This is the first installment of the “CSSC Alumni: Where Are They Now?” blog series! Each month, we’ll feature a different CSSC alum to hear about their experiences and advice for current students. This month, we are excited to present Brian Croshal, who you may know as the aquaponics guru from the convergence, the guy with the solar trailer, or a member of the Tree Amigos band.
Interview by Meredith Jacobson, CSSC Online Content Manager
M: So Brian, when did you graduate and what did you study in school?
B: I graduated in 2012 from Cal Poly SLO. I studied mechanical engineering with a concentration in HVAC. HVAC stands for Heating, Ventilation, and Air Conditioning, mainly looking at those systems inside buildings to pump water, ventilate, and control temperature.
M: What sustainability projects were you involved in, and how were you involved in CSSC when you were at Cal Poly?
B: At Cal Poly, I was a member of the Renewable Energy Club, and ended up going to Empower Poly Coalition (EPC) meetings. EPC is Cal Poly’s CSSC chapter. They’d send one member from all the different green clubs, which was a treat because that one member was usually an outstanding member from each group. We’d try to plan things and share resources of the clubs, and CSSC convergences were part of that.
M: What did you work on with the Renewable Energy Club?
B: We were promoting renewable energy in all forms. We’d do it by getting out and talking to people, and we’d lure them with our solar cooker. Patrick Bernard, another club member, built a solar sandwich board for club announcements that would charge during the day and light up at night. We also had a solar generator on a trailer that I would tow around with my truck. The spring that I graduated, we had a solar jam at the arboretum for the big hoorah. There were 60 people there, two Porta-Pottys, three solar-powered bands playing, the sun was setting, the batteries kept working. It was quite the shake down…promotion of all things awesome.
M: How many CSSC convergences have you been to?
B: Santa Barbara will be my 7th! I always have to write them down on my drive down to the next one.
M: What keeps you coming back to convergences?
B: Besides the social aspect of hanging out with people that I only know from convergences, there are always relatively renowned speakers who are aware of what they’re talking about. It’s also cool to see what schools are doing in terms of systems and policies they’re pushing on campus. It’s cool to stay aware. I also think going to convergences is a volunteer thing for me…. I know enough about it, so I just walk around the crowd and make sure young people know what’s going on. The goal is make sure people know how cool of a thing this is.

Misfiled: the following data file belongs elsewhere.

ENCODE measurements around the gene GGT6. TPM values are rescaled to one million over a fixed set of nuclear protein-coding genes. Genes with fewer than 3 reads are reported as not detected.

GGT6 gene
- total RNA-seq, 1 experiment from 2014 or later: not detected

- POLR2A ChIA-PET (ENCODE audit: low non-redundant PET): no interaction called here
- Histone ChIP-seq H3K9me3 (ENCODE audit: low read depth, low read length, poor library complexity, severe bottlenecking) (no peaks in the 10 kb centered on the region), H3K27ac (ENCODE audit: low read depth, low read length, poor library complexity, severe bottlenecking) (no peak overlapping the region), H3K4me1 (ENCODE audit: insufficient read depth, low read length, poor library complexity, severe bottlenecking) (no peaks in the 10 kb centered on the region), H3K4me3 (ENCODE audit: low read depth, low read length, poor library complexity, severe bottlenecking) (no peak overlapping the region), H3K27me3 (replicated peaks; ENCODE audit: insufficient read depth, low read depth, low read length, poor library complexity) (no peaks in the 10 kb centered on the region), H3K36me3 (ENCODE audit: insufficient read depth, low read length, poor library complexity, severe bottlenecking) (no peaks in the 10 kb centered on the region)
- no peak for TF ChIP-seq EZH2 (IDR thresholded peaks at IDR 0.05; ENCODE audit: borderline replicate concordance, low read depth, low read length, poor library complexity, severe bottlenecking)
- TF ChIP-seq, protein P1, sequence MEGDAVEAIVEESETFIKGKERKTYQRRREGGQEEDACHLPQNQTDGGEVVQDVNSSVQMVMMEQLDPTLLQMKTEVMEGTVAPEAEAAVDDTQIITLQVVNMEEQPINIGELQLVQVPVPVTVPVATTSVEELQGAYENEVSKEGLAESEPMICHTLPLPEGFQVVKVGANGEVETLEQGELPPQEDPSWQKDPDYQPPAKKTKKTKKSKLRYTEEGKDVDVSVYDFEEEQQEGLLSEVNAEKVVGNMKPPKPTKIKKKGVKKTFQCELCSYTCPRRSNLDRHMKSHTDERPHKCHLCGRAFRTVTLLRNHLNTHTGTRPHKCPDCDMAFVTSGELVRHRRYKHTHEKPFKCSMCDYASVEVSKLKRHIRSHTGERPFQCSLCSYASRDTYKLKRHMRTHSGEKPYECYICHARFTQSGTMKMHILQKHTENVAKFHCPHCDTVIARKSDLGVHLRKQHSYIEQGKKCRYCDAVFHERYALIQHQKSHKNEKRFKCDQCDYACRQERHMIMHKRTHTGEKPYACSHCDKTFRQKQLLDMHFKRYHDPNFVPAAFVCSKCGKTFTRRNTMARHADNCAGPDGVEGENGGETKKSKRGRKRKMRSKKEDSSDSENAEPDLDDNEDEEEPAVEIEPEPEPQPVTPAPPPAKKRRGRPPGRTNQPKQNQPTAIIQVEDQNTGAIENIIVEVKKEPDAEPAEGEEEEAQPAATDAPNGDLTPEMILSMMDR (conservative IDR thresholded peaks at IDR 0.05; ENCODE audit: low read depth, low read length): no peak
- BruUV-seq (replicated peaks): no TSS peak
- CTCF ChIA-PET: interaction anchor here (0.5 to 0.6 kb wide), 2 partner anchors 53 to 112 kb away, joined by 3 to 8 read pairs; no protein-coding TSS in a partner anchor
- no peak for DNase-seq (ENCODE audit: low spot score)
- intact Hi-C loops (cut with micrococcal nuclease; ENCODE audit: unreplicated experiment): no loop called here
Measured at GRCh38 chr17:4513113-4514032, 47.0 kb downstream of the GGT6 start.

M: I remember you at my first convergence at UC Davis. You were very friendly and I really appreciated your enthusiasm! So what are you up to now?
B: I graduated with mechanical engineering, and I’m still doing it. I got a job within HVAC pretty easily getting out of college. Then after a year and some I decided I wanted to shift gears, because I had gotten into aquaponics. So I started doing plumbing in buildings, which is moving freshwater and waste around buildings – potable uses, rather than heating and cooling. I figured this was a way I could professionally develop in a direction that would let me eventually take over the world with aquaponics in one form or another. So that’s what I’m doing now… plumbing engineering in commercial buildings. I work for Integral Group; it’s a pretty well known Canadian company with a main office in Oakland, and we’re doing some cool buildings – like the SF Exploratorium. For that project, we came in as engineering consultants to help design some efficiency systems. The Exploratorium collects rainwater and flushes toilets with it, so that’s pretty cool. We look at grey water and black water… especially with the drought, it’s all the rage now, figuring out how we can plan for the future. We’re balancing the cost of water with the cost of collecting reclaimed water, and reusing to displace potable uses. That’s a big push now within design systems.